If you are arrested for domestic violence you should not make any statements to the police or anyone else about your case. Tell them you are exercising your right to remain silent and want a lawyer before you talk to them. The police say anything, even tell lies, to trick suspects into making incriminating statements. If the police want to interview you in custody it is unlikely you will be able to talk your way out of jail. Most police officers will arrest you and not put anything that might help you in the police report.

The police can use your statements against you without reading you your Miranda rights. If the police come to your door and start asking you questions your answers are fair game because you aren’t under arrest yet. There are other legal exceptions and loop holes. Proposition 115’s Truth In Evidence law helps the prosecution use illegally gathered evidence.

Always be calm and respectful when dealing with the police. Don’t make any sudden movements. Keep your hands where they can see them. Police know that responding to domestic violence calls can be dangerous and that makes them jumpy. It is a bad idea to talk to the police. The police usually didn’t see incident happen. Their job is to gather evidence to prosecute you. Sometimes they will deliberately ignore evidence that helps your case, even a broken chair your partner tried to hit you with. If you have already given a statement to the police denying any wrongdoing don’t be too discouraged. You may not have hurt your defense.

If you are released from custody before your first court appearance, known as the arraignment, make sure you go to court. If you don’t the judge will issue a bench warrant for your arrest. The more bench warrants a person has on their record the harder it is for them to convince a judge to release them from custody on their own recognizance in the future. If you are uncertain about any date you have to appear in court the clerk’s office in room 101 has a book of future court dates. There is also a book of bench warrants printouts. If you don’t find your name in either book, wait in line to ask a clerk about the status of your case. Defendants are routinely given two mandatory appearance dates after they are arraigned on their first day in court, the pretrial conference date and the trial date.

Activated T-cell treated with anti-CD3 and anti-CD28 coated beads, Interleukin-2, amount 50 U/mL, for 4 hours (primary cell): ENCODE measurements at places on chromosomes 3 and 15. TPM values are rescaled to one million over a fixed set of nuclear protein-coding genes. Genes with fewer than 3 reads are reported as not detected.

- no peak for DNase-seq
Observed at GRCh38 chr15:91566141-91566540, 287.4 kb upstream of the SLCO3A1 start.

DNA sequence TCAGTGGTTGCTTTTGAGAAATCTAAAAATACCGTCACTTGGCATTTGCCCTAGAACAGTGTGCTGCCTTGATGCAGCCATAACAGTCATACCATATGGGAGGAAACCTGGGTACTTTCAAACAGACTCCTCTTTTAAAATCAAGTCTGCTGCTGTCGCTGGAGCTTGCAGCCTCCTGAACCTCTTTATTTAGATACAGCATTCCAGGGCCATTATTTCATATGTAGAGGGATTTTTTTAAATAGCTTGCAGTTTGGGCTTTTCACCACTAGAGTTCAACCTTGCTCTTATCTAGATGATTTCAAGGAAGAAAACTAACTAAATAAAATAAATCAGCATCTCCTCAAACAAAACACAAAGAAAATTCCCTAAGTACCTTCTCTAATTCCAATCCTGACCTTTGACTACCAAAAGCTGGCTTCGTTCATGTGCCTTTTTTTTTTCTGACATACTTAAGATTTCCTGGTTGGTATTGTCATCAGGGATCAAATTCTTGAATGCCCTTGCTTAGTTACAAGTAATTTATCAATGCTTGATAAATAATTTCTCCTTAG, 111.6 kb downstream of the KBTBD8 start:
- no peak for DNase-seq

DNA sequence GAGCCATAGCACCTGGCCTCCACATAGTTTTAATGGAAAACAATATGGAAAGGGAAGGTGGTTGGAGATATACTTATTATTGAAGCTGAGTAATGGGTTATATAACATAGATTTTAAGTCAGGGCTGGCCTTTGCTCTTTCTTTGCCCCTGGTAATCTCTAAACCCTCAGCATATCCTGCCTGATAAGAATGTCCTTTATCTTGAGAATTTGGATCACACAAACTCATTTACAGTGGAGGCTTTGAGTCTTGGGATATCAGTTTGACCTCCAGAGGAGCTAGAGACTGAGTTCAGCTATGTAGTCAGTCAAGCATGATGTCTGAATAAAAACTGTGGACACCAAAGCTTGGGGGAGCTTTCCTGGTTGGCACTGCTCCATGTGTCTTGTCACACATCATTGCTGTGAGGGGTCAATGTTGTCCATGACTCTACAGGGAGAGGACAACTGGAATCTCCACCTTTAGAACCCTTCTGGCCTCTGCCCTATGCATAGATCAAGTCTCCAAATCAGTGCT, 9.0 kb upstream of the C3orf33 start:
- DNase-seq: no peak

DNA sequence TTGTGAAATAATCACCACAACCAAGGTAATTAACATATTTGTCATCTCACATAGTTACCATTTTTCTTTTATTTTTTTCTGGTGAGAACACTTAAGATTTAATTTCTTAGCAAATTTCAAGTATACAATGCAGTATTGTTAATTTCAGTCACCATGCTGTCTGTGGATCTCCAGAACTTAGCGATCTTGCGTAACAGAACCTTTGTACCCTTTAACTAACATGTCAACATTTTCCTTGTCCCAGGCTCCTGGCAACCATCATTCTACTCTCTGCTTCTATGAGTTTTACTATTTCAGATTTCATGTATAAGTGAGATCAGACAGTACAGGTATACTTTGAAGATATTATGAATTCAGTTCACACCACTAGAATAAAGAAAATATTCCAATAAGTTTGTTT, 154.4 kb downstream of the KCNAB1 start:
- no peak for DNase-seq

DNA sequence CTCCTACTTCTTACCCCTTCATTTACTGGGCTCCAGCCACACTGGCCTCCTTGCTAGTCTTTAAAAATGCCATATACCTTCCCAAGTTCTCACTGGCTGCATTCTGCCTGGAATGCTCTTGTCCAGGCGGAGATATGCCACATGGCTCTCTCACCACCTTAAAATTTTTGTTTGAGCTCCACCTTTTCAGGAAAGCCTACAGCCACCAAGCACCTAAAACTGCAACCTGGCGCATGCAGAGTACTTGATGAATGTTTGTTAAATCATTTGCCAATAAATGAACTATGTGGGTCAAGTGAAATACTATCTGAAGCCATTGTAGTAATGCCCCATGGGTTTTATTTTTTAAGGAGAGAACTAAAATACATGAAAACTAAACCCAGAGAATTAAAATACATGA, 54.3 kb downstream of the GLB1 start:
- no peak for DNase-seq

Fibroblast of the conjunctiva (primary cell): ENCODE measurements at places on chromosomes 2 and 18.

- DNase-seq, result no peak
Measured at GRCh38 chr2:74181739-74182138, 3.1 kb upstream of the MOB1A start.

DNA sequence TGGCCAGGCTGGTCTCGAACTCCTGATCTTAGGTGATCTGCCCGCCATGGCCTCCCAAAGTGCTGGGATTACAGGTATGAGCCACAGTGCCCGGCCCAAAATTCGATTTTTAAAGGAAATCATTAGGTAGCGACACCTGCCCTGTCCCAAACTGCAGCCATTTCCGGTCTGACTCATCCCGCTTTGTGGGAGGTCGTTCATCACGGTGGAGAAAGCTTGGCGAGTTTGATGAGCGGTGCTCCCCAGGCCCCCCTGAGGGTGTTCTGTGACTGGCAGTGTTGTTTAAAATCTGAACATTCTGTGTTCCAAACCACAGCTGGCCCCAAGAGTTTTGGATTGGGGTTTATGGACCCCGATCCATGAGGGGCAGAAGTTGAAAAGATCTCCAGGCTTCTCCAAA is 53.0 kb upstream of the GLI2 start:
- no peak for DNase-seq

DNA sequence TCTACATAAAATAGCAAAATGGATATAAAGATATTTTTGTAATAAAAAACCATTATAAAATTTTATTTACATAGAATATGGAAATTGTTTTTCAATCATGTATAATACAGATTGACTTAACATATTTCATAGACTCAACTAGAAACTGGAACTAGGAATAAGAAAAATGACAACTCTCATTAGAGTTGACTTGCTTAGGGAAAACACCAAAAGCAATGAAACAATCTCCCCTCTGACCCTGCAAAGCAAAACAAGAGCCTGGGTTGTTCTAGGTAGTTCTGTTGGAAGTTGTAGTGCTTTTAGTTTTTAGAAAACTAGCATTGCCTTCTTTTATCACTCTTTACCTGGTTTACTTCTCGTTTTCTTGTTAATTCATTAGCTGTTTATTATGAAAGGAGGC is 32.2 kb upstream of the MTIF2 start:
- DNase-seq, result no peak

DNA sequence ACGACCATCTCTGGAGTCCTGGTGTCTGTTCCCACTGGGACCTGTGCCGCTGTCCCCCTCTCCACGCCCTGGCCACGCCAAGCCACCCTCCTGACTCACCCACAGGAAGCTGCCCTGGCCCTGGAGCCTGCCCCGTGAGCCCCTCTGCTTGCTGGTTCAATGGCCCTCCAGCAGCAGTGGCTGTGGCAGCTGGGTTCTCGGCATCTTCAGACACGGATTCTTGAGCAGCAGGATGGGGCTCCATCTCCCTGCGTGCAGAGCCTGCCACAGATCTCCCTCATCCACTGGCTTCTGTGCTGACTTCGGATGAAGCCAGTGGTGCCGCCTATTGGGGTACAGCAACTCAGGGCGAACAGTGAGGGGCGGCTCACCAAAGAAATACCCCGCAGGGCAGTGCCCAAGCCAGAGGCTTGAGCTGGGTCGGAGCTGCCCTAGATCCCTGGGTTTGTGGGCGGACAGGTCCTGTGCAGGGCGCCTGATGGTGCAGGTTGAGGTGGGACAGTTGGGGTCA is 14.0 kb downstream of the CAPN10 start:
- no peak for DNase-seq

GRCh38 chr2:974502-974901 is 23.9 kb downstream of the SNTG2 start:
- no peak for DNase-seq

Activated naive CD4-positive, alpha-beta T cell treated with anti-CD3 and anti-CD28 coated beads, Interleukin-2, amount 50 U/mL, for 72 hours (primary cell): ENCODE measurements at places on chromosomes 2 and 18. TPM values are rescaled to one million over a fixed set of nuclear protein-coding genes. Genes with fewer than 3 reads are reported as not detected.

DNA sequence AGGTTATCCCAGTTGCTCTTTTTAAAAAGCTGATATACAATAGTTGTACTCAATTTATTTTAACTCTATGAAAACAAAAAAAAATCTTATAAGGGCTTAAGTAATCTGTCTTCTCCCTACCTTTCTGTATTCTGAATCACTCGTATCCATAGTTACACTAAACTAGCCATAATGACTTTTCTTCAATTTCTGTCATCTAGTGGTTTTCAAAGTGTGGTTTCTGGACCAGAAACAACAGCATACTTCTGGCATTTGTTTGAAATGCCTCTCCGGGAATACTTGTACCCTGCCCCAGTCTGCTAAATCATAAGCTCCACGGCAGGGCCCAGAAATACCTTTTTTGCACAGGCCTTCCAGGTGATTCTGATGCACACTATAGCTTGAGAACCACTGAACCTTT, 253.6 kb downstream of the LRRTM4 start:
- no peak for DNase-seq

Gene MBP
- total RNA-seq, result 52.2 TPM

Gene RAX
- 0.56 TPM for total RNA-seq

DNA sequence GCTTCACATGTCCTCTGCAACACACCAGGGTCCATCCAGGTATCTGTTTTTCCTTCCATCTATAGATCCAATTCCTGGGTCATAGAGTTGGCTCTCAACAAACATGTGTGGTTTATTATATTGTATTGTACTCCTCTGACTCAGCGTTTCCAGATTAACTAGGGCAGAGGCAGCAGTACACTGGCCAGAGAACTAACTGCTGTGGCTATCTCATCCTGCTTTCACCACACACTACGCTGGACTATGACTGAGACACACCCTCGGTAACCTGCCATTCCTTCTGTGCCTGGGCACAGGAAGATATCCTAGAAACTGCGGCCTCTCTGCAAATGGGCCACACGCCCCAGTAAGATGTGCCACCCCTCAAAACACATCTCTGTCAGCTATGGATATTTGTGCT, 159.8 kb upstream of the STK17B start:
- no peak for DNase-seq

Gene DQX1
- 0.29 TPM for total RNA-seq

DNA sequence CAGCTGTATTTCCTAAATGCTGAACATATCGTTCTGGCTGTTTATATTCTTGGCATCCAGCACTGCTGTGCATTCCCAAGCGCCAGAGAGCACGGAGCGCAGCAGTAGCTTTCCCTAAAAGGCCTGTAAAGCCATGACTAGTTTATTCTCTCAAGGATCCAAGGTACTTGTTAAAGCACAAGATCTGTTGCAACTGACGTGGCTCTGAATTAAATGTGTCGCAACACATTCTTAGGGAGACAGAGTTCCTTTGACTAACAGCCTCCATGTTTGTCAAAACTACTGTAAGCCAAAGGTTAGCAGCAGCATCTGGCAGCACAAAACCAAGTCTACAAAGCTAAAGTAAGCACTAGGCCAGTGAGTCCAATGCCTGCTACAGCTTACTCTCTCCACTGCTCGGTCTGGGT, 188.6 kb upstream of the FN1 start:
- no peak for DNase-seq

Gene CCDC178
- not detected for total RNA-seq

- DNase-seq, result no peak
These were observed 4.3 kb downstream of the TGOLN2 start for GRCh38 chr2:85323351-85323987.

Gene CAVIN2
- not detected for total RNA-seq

Defendants often want to know when they are going to get to talk to the judge. Talking to the judge while your case is pending (or when you’re on probation) is generally a bad idea. Talking in court is dangerous because the court reporter is recording everything you say. The D.A. could use anything you say against you at trial using interpretations you never dreamed of. If you are on probation saying the wrong thing can result in the judge putting you in jail. See Invasion of Privacy.


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